Russian Christmas traditions are filled with interesting facts and unique customs. For example, it is believed that if you find a coin hidden in your slice of bread during the Holy Supper, it is a sign of good luck and prosperity for the coming year. Another superstition states that if you step on a puddle on Christmas Day, you will have good fortune.

Traditional Russian Christmas decorations include ornaments made of straw, dried fruits, and colorful ribbons. These decorations add a festive touch to homes and are often handmade by family members. The Christmas tree is also a central part of the celebrations, adorned with lights, tinsel, and delicate ornaments.

We Hope You Enjoyed These Fun Facts About Christmas in Russia for Kids

Russian Christmas traditions are a captivating blend of ancient folklore, religious customs, and modern celebrations. The figure of Grandfather Frost, the significance of the first star, the story of Babushka, and the joyous festivities bring a sense of magic and wonder to the holiday season. Whether it’s celebrating on January 7th or enjoying the excitement of New Year’s Eve, Russian Christmas is a time for family, love, and cherished traditions.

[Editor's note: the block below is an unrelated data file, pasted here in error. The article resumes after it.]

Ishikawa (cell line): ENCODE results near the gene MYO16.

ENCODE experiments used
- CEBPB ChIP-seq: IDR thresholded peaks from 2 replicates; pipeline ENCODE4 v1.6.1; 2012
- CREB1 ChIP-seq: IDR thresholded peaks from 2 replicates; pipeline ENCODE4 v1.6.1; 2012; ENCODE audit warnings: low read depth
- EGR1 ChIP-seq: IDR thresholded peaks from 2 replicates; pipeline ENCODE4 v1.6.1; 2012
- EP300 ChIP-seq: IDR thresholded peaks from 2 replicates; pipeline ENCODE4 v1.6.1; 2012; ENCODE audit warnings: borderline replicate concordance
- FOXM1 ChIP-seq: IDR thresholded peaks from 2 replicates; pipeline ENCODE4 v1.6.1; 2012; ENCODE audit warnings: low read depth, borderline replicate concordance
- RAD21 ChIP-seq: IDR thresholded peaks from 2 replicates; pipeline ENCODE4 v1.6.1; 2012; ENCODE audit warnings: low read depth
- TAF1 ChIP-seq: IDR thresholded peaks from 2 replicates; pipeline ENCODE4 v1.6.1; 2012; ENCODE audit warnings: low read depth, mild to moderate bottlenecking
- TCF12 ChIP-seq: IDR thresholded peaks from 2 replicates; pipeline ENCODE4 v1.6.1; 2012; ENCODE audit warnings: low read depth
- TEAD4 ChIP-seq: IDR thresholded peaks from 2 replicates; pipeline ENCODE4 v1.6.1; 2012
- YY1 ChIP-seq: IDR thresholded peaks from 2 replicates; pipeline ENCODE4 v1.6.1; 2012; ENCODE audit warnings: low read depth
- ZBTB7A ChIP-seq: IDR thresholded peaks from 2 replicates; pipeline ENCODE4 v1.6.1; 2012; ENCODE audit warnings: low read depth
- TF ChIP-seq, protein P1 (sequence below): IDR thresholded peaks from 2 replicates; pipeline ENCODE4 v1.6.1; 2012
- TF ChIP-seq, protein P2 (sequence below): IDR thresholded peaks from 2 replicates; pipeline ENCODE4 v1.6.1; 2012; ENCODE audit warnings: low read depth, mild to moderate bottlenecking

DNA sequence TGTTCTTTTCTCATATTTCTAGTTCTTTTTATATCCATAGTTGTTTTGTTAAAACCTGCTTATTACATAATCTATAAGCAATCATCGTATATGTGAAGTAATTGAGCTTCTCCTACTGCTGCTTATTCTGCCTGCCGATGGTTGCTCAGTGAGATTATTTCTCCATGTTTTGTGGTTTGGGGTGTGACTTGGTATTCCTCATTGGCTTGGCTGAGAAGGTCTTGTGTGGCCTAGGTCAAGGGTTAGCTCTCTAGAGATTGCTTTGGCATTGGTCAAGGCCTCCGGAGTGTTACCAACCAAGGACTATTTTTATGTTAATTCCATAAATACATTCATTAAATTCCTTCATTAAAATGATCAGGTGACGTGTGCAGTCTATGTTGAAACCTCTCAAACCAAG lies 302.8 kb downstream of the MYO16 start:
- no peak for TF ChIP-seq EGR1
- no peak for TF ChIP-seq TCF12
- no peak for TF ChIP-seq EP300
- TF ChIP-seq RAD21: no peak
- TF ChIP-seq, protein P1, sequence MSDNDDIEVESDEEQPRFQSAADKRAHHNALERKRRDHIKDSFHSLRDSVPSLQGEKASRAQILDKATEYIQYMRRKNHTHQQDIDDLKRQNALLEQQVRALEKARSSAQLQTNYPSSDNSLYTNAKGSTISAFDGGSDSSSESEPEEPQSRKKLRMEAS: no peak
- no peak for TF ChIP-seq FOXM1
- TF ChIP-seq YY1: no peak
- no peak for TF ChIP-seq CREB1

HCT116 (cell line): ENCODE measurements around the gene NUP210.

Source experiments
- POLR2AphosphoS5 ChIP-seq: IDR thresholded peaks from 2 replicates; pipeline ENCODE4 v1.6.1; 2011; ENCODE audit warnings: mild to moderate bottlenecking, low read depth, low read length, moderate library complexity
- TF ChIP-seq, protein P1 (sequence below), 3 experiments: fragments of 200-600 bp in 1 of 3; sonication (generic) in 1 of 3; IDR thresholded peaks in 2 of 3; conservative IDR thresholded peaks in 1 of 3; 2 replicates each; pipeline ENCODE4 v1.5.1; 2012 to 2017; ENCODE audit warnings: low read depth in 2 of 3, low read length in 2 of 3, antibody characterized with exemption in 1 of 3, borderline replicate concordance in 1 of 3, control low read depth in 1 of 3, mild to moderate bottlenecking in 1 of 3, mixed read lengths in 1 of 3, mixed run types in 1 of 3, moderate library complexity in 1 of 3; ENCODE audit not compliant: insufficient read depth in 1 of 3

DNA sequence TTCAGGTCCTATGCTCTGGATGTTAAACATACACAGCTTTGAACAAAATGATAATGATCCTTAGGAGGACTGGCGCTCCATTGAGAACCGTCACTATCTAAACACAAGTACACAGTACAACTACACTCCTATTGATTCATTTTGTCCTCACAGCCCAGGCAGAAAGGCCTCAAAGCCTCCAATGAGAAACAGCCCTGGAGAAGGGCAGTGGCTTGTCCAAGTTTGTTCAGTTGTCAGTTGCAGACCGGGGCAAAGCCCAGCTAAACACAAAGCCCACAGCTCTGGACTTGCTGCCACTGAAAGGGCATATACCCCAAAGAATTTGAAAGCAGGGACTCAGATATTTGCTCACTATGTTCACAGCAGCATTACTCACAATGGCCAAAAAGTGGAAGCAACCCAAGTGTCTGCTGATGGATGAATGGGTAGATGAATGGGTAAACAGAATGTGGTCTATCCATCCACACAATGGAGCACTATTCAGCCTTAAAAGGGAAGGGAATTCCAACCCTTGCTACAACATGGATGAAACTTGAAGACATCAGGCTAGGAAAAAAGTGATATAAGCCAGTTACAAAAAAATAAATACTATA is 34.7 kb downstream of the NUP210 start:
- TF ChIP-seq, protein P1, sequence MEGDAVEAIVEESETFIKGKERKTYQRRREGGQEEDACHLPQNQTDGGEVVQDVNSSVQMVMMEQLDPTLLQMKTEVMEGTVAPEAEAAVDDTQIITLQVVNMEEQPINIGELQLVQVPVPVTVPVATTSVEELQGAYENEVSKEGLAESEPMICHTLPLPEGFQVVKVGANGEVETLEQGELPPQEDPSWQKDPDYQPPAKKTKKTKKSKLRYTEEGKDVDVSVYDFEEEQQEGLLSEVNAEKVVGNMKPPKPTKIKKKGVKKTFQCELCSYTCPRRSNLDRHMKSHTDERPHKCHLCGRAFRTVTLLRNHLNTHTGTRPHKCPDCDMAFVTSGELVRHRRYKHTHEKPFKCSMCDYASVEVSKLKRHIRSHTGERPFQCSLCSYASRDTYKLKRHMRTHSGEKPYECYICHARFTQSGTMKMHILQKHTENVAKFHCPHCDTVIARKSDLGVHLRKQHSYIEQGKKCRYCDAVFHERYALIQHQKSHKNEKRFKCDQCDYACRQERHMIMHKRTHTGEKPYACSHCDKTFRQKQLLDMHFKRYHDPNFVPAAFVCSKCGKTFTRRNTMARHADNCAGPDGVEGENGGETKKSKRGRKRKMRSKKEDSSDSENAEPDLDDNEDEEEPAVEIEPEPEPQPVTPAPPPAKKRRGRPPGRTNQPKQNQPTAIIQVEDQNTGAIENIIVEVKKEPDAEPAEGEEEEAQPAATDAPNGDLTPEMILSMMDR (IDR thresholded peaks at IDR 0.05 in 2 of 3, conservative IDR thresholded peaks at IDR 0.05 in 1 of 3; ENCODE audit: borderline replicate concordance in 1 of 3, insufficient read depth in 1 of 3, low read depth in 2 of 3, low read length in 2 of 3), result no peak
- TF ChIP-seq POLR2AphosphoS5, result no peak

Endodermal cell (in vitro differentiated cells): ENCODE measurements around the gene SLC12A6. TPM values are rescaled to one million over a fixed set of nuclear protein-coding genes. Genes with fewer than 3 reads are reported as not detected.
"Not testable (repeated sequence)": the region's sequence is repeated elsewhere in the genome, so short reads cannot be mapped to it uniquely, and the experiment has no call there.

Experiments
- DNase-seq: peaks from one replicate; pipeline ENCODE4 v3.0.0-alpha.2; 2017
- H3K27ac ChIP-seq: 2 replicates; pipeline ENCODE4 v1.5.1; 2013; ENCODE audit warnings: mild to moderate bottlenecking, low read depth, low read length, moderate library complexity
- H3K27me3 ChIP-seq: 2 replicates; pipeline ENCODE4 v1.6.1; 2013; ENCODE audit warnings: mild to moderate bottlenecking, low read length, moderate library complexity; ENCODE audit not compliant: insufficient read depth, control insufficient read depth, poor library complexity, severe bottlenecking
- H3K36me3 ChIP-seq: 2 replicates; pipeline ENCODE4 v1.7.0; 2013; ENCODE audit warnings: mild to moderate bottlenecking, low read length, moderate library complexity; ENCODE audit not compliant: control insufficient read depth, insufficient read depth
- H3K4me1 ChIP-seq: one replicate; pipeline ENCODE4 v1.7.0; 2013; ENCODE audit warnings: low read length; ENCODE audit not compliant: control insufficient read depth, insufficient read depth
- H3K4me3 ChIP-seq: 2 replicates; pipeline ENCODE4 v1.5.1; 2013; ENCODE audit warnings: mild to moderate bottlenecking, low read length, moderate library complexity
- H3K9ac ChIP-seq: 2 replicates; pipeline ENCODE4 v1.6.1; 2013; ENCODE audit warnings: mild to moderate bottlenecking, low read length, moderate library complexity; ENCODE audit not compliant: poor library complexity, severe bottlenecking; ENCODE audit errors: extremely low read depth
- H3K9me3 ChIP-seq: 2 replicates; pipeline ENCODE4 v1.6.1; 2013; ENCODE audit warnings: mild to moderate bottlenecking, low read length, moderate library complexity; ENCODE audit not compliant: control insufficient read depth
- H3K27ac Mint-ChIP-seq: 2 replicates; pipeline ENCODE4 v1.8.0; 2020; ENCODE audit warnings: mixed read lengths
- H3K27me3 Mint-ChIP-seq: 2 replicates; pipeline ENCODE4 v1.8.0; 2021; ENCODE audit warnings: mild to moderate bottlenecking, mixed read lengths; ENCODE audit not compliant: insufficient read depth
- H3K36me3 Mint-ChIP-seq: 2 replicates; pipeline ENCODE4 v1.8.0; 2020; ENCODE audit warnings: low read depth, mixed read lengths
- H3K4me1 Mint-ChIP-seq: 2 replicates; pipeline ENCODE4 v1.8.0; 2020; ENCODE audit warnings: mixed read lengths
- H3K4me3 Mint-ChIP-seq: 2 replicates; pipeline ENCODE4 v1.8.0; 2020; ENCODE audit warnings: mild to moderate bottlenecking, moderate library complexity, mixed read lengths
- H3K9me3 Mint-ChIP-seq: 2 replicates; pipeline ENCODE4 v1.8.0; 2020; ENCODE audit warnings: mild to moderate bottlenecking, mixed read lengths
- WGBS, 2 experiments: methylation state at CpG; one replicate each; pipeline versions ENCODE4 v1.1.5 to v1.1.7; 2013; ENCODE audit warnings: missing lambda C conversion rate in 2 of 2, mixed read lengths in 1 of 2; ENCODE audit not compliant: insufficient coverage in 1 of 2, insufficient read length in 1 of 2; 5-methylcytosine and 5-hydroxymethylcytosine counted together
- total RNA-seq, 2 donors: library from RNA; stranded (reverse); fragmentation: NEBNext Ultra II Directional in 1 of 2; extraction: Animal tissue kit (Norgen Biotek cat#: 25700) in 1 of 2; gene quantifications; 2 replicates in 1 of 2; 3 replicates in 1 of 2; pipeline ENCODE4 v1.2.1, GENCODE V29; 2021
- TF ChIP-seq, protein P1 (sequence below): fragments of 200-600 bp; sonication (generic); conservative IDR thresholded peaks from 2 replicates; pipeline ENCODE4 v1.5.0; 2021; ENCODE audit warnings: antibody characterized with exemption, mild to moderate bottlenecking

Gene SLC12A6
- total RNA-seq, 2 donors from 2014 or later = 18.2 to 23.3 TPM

As we delve into the enchanting world of Russian Christmas, let us embrace the beauty and meaning behind each tradition. From the delicious food to the heartfelt gift-giving, Russian Christmas is a time to come together and create lasting memories. So, this holiday season, let us open our hearts and minds to the magic of Russian Christmas and discover the joy that it brings to children and adults alike.